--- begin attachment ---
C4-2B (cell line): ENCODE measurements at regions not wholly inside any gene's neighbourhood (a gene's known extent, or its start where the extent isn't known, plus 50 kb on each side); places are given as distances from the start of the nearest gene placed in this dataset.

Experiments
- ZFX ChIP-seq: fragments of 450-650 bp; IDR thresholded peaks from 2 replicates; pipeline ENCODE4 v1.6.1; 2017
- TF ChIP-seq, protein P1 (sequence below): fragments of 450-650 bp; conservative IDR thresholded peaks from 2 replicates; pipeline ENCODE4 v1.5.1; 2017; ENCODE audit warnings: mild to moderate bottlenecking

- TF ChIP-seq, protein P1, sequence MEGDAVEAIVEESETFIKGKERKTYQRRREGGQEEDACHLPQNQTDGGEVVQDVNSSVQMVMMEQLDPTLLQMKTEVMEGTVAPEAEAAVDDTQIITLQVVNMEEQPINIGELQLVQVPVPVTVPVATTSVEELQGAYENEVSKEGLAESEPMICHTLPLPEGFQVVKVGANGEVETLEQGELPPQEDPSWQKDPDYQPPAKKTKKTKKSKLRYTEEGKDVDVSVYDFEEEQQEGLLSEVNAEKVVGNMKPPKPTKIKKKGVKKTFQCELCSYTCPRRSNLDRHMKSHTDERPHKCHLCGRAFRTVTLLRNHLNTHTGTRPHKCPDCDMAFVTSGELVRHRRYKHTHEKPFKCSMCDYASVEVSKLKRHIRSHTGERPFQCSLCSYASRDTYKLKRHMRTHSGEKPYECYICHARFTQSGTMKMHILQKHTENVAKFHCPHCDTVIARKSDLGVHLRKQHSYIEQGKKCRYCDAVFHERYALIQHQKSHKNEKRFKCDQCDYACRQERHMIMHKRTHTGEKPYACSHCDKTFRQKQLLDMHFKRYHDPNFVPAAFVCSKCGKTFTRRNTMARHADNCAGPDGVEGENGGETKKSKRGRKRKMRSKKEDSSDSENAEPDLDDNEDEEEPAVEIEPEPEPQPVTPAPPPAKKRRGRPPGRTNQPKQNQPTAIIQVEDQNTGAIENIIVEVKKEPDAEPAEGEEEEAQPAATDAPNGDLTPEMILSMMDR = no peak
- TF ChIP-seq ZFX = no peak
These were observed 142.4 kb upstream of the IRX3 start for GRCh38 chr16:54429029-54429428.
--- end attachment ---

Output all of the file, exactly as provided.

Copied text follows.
C4-2B (cell line): ENCODE measurements at regions not wholly inside any gene's neighbourhood (a gene's known extent, or its start where the extent isn't known, plus 50 kb on each side); places are given as distances from the start of the nearest gene placed in this dataset.

Experiments
- ZFX ChIP-seq: fragments of 450-650 bp; IDR thresholded peaks from 2 replicates; pipeline ENCODE4 v1.6.1; 2017
- TF ChIP-seq, protein P1 (sequence below): fragments of 450-650 bp; conservative IDR thresholded peaks from 2 replicates; pipeline ENCODE4 v1.5.1; 2017; ENCODE audit warnings: mild to moderate bottlenecking

- TF ChIP-seq, protein P1, sequence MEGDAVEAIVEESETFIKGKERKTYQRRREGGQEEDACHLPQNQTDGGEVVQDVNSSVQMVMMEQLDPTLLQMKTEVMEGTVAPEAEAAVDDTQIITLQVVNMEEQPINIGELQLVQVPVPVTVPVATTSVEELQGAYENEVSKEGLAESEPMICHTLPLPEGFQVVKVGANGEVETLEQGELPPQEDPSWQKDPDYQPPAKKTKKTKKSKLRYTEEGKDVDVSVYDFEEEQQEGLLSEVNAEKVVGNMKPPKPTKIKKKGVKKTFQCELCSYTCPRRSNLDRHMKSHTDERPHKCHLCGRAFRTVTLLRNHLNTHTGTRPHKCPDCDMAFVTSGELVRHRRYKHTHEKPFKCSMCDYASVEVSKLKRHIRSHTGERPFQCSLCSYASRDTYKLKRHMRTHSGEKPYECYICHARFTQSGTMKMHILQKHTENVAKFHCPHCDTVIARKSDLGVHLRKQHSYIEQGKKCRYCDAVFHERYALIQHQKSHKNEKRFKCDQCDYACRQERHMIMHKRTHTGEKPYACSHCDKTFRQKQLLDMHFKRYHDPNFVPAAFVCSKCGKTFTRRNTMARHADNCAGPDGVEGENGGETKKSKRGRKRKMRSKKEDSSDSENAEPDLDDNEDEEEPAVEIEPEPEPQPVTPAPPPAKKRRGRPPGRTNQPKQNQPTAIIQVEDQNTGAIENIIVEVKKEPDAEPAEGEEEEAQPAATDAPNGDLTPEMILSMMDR = no peak
- TF ChIP-seq ZFX = no peak
These were observed 142.4 kb upstream of the IRX3 start for GRCh38 chr16:54429029-54429428.